Information concerning how COVID-19 may affect pregnancy still raises a cloud of uncertainty. As COVID-19 was declared a national pandemic by the World Health Organization in March, there has been insufficient data on how the novel virus would affect surrogates who are nearing the end of their pregnancy term. Understandably, surrogates may have numerous questions regarding their pregnancy during these unprecedented times.

1. Are pregnant women at a higher risk for contracting COVID-19?

The short answer is yes, but pregnant women are prone to many types of illnesses, not just COVID-19. Due to the fact that a woman’s respiratory and immune system changes during pregnancy, these bodily changes put pregnant women in a high-risk group for COVID-19.

2. Will COVID-19 put a pregnancy at risk?

It is possible, but remember, it is about the symptoms. For example, high fevers during the first trimester can increase the risk of some birth defects. In medical reports of pregnant women who contracted other related coronaviruses, such as SARS, in the first trimester, it was reported that 4 out of the 8 pregnancies resulted in a miscarriage. In sum, more research and studies need to be performed in order to see how COVID-19 affects pregnancy.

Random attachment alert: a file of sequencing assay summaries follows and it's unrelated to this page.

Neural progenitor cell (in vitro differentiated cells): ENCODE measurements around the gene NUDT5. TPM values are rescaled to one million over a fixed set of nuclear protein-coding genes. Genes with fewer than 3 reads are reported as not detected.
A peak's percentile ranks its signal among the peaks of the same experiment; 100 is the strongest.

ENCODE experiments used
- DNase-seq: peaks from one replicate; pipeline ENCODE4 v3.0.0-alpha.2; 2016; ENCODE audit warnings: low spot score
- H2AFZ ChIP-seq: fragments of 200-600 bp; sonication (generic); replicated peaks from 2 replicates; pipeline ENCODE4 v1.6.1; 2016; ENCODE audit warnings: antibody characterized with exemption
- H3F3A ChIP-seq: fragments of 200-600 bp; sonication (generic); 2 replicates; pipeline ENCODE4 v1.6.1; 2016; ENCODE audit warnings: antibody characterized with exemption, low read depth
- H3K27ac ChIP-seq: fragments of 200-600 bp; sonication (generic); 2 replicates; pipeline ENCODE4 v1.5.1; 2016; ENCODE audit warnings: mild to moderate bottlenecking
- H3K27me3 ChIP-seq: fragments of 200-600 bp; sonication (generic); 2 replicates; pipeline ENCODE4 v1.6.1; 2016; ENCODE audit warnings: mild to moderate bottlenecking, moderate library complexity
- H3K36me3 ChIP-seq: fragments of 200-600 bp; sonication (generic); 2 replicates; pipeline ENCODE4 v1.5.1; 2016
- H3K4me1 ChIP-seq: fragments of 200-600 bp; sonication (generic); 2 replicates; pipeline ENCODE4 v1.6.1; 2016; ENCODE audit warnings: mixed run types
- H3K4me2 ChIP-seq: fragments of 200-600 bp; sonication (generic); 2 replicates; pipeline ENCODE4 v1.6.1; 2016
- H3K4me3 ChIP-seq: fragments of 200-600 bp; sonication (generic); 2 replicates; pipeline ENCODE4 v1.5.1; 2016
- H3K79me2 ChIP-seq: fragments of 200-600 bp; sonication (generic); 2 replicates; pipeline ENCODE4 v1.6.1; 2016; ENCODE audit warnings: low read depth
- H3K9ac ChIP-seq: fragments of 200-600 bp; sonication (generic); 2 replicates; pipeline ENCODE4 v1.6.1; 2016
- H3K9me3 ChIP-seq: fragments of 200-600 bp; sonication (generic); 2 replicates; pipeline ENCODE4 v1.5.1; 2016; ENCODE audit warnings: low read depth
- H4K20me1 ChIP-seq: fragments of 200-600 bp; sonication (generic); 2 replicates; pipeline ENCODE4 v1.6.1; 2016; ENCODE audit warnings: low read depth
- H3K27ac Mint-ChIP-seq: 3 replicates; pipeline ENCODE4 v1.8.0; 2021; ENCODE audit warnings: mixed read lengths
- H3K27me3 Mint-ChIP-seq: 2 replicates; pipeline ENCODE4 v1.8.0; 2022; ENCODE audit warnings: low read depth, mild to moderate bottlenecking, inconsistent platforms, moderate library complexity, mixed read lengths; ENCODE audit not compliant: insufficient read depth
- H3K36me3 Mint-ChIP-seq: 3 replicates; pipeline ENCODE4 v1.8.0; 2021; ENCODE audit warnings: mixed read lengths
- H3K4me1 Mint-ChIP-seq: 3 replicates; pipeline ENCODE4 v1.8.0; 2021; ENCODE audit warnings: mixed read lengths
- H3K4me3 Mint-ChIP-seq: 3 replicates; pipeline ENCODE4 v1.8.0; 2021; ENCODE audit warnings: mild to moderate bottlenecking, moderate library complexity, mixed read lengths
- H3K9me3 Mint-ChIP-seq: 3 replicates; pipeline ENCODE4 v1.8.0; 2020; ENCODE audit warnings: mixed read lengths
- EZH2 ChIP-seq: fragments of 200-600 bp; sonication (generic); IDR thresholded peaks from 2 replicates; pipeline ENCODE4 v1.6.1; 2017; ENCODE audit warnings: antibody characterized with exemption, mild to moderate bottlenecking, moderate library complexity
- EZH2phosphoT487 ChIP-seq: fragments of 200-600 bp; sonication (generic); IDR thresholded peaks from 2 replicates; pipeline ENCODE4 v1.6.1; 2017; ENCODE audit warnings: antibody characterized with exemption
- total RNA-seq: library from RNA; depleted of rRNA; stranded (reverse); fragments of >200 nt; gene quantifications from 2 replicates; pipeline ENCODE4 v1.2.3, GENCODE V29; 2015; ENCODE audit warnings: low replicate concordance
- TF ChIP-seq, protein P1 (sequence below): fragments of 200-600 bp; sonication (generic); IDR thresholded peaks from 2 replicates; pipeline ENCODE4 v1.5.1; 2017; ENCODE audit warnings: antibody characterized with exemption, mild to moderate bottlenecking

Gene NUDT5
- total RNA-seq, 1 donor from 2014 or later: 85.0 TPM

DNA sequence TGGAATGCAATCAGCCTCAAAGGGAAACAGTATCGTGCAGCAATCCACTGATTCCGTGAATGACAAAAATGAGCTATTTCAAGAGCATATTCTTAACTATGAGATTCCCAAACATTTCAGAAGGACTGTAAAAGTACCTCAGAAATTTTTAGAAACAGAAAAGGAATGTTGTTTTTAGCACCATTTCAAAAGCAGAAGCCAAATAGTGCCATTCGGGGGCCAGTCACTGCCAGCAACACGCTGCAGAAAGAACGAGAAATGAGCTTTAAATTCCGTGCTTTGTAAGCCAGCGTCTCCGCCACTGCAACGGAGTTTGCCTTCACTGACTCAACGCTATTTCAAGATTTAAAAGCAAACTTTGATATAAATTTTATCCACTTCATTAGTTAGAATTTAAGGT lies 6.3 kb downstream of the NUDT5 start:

3. Is it possible for pregnant women to pass the virus to the fetus or newborn?

It is not likely. According to the CDC (Centers for Disease Control), COVID-19 is spread predominantly by close contact with an infected person through respiratory droplets. While vertical COVID-19 transmission to the fetus is still inconclusively known, in recently published peer-reviewed literature, no infants tested positive for COVID-19.

4. Are infants born to women with COVID-19 at increased risk for adverse outcomes?

It is possible, but there are conflicting opinions between experts. It is too early to determine the consequences for infants born to women who contracted COVID-19.  Some reports of infants born to women who tested positive for COVID-19 have given birth to healthy babies. However, according to the CDC, based on some case reports, adverse outcomes have been reported among infants born to women who tested positive for COVID-19, such as preterm birth and low birth weight.

5. Is it permitted for pregnant women to travel?

Use your best judgment. Pregnant women should consult with their physician. Travel factors to consider trimester period, any surge in COVID-19 cases to the state or country traveled to, and if there is adequate medical care at the destination.